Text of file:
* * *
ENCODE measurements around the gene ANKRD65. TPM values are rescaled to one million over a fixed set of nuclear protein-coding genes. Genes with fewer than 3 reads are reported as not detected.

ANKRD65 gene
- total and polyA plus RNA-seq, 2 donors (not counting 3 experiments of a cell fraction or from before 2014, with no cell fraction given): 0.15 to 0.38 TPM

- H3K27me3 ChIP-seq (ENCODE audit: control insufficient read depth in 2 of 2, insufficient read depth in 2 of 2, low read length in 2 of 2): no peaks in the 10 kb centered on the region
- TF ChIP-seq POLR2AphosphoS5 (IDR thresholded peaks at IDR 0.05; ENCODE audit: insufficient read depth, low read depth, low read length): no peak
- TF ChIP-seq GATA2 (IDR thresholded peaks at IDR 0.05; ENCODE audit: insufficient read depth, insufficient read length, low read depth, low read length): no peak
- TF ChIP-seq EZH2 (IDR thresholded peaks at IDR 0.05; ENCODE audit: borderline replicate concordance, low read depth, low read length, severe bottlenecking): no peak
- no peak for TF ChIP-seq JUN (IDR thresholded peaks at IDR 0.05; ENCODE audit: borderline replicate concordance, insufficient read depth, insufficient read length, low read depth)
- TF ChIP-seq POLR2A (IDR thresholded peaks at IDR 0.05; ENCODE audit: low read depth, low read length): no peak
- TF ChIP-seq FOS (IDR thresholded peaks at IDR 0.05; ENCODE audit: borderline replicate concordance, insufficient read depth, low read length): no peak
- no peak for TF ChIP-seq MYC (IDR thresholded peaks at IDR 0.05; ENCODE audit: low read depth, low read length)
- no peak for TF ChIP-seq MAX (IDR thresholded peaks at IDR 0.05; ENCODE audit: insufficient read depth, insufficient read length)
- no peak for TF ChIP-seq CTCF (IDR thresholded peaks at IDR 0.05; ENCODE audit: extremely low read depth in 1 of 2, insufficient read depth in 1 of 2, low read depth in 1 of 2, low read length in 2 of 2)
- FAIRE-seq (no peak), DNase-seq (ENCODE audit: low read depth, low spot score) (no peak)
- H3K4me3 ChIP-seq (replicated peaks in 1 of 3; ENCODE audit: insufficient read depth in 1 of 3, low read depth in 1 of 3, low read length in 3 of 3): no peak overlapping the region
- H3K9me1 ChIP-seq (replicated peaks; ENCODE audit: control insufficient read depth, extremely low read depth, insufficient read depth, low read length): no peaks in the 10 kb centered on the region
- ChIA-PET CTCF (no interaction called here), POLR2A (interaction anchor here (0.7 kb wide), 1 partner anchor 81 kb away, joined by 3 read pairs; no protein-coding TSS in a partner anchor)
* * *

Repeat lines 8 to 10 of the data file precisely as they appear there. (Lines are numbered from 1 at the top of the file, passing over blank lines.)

- no peak for TF ChIP-seq JUN (IDR thresholded peaks at IDR 0.05; ENCODE audit: borderline replicate concordance, insufficient read depth, insufficient read length, low read depth)
- TF ChIP-seq POLR2A (IDR thresholded peaks at IDR 0.05; ENCODE audit: low read depth, low read length): no peak
- TF ChIP-seq FOS (IDR thresholded peaks at IDR 0.05; ENCODE audit: borderline replicate concordance, insufficient read depth, low read length): no peak